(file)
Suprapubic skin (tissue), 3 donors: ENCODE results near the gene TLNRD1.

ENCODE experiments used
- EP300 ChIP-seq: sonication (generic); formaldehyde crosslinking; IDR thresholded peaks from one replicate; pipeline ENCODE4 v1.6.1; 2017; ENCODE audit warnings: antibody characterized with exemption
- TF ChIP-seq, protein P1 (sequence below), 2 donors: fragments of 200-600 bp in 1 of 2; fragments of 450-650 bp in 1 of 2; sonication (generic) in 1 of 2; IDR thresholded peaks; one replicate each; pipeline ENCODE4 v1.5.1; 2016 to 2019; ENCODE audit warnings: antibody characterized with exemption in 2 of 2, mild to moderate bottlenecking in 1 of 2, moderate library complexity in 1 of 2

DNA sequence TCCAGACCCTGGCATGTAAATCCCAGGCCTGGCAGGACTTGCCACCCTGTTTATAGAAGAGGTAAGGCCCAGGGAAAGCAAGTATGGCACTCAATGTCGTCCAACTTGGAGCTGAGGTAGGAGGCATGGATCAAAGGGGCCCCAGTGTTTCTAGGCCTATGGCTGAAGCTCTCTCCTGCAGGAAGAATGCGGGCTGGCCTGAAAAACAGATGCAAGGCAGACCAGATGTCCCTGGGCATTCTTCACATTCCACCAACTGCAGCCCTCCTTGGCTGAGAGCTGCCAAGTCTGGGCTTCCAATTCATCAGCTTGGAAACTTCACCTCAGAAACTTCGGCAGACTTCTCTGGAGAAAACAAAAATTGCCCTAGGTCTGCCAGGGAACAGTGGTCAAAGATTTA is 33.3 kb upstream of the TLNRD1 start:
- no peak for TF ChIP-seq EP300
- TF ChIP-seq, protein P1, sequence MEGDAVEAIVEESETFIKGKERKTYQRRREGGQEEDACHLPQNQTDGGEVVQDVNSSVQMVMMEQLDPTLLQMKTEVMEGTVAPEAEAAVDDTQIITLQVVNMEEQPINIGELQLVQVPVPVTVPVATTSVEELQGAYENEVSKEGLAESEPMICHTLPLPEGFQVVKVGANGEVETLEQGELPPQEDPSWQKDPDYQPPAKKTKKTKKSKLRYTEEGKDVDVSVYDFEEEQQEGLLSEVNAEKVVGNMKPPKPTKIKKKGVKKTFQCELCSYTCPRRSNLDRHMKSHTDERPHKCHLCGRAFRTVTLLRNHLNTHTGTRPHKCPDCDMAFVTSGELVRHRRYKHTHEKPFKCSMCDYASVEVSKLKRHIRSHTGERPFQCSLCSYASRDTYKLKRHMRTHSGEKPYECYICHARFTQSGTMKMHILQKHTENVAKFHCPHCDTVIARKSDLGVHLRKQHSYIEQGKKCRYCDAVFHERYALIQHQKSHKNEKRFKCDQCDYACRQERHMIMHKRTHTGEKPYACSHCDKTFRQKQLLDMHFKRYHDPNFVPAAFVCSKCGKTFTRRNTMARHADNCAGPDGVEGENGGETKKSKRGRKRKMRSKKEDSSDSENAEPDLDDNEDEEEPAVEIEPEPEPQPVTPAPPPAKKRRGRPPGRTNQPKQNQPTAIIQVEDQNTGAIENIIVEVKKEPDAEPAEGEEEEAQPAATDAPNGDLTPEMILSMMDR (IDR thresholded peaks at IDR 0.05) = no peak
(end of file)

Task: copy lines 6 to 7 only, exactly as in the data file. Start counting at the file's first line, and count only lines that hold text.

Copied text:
- no peak for TF ChIP-seq EP300
- TF ChIP-seq, protein P1, sequence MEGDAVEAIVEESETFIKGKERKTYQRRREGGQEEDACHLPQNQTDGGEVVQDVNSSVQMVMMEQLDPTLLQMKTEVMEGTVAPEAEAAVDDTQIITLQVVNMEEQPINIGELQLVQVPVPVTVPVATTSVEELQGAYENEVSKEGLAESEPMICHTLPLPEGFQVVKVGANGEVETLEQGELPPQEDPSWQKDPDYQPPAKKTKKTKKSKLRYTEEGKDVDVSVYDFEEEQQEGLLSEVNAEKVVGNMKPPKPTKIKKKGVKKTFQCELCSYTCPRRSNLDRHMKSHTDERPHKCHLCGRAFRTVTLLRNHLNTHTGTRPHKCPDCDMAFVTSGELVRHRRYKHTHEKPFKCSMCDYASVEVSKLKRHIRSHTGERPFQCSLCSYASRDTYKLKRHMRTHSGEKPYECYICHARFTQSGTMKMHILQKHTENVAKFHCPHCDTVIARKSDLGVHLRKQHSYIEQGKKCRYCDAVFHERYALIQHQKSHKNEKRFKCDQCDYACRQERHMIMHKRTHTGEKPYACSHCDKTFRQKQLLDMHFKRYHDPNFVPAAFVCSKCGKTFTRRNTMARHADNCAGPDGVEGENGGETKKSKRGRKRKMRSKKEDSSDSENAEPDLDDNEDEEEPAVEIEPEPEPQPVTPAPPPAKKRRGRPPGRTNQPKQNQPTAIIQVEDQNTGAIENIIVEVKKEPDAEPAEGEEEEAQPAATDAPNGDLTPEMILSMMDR (IDR thresholded peaks at IDR 0.05) = no peak